Accord to keep US troops in Afghanistan signed in Kabul
September 30, 2014
KABUL, Afghanistan — Afghanistan’s new government took a big step toward rebuilding relations with Washington, signing a long-delayed security deal on Tuesday that sets the terms for nearly 10,000 U.S. troops to remain past the December deadline for the withdrawal of coalition combat forces.
U.S. leaders swiftly welcomed the signing of the deal and hailed it as heralding a continuing partnership to defeat al-Qaida and their insurgent supporters.
Hanif Atmar, Afghanistan’s national security adviser and former interior minister, inked the accord for the Kabul government. Ambassador James Cunningham signed on behalf of the United States.
The ceremony took place in a gilded hall in the presidential palace, with flags of Afghanistan, the U.S. and NATO framing the dignitaries. In attendance were the new Afghan president, Ashraf Ghani, and his rival and runner-up in the election, Abdullah Abdullah, who now serves as a chief executive officer in the new unity government, just a day after both took office. Their presence underscored the importance of the signing, and their commitment to the partnership with the U.S. and NATO.
The relationship between Kabul and Washington had frayed in the months since former Afghan President Hamid Karzai last year backed down on a pledge to sign the deal, leaving that task to his successor.
NATO representatives signed a separate Status of Forces agreement to allow a contingent of 2,000-3,000 allied troops to join some 9,800 U.S. forces in training and advising the Afghan security forces in 2015.
Some of the 9,800 American troops will conduct counterterrorism missions, but “the vast majority” will be dedicated to the train and advise effort, a senior State Department official told reporters during a conference call on Tuesday.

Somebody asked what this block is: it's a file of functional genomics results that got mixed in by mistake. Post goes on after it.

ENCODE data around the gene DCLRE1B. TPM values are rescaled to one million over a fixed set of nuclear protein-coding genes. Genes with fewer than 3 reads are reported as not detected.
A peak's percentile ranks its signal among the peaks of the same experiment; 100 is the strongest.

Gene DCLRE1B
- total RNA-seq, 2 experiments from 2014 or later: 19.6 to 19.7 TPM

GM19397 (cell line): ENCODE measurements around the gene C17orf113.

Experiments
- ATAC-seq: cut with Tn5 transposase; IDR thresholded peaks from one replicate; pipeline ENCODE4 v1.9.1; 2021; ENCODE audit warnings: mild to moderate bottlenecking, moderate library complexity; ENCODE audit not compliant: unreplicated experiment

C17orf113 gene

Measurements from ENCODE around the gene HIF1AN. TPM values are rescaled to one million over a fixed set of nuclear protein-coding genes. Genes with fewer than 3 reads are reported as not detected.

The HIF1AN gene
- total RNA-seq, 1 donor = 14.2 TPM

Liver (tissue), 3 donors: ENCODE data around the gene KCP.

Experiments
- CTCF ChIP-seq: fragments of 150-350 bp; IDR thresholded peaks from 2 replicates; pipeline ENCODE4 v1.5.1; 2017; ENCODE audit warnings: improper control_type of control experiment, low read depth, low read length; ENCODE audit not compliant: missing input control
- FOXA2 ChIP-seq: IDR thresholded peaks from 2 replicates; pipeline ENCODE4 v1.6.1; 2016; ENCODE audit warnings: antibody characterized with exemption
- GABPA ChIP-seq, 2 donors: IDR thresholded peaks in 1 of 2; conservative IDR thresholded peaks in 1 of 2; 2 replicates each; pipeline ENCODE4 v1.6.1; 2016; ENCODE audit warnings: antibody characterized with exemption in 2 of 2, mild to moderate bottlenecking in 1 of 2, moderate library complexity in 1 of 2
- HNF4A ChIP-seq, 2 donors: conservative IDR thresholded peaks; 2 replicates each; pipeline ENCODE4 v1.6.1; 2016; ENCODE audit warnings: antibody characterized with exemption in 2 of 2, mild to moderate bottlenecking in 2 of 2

The official, who agreed to speak to the press on condition of anonymity, declined to say precisely how many U.S. troops will be focused on counterterrorism.
When asked what kind of enablers the U.S. will provide to the Afghan security forces going forward, and whether the U.S. personnel involved in those efforts would count towards the 9,800 troop cap, the official said: “The issue of enablers for Afghan operations is still a matter of discussion within the administration. But if there were to be such support, my expectation is it would come from within the 9,800.”
Enablers include things like air support and intelligence assistance.
There is no timeline for making that decision, according to the official.
Leaders on both sides hailed the agreements as a chance to put their relationship on a new footing as the NATO-led coalition prepares to end its combat operations at year’s end.
“We have signed this looking to the needs of Afghanistan, and the needs of the international community,” Ghani said during the ceremony. “It is a very balanced agreement.”
President Barack Obama called the deal an “invitation from the Afghan Government to strengthen the relationship we have built over the past 13 years.”
“The BSA reflects our continued commitment to support the new Afghan Unity Government, and we look forward to working with this new government to cement an enduring partnership that strengthens Afghan sovereignty, stability, unity and prosperity, and that contributes to our shared goal of defeating al-Qaida and its extremist affiliates,” he said in a statement released by the White House.